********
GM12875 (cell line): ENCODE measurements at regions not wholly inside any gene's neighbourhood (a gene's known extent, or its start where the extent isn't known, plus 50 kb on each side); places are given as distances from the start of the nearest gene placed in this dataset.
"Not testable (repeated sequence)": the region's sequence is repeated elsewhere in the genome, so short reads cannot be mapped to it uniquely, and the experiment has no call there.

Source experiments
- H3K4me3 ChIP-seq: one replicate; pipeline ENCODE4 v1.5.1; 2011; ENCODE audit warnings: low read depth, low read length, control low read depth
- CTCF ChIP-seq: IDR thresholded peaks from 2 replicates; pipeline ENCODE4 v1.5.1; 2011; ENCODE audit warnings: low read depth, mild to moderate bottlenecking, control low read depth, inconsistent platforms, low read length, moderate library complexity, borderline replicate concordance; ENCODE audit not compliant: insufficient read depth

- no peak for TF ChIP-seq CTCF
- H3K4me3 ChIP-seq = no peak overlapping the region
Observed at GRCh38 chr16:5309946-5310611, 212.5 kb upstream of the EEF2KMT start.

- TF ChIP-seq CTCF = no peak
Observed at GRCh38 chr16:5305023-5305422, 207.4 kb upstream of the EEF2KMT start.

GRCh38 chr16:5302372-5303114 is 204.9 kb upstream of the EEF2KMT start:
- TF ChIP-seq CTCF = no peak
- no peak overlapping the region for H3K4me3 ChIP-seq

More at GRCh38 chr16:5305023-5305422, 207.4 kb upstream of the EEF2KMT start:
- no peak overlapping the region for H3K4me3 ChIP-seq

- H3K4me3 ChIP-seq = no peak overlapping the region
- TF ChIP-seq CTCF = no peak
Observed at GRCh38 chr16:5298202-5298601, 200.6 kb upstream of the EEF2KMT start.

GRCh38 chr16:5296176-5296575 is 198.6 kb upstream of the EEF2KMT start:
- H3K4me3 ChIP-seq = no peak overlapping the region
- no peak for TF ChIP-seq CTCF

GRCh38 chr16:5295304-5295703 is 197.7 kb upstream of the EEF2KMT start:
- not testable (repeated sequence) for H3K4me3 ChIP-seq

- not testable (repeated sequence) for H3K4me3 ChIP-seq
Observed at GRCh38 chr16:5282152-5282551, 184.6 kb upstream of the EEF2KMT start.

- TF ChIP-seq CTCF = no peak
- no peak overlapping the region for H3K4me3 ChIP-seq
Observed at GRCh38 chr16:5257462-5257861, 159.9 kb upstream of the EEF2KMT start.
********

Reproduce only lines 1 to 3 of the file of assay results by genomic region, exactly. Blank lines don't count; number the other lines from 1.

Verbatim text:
GM12875 (cell line): ENCODE measurements at regions not wholly inside any gene's neighbourhood (a gene's known extent, or its start where the extent isn't known, plus 50 kb on each side); places are given as distances from the start of the nearest gene placed in this dataset.
"Not testable (repeated sequence)": the region's sequence is repeated elsewhere in the genome, so short reads cannot be mapped to it uniquely, and the experiment has no call there.

Source experiments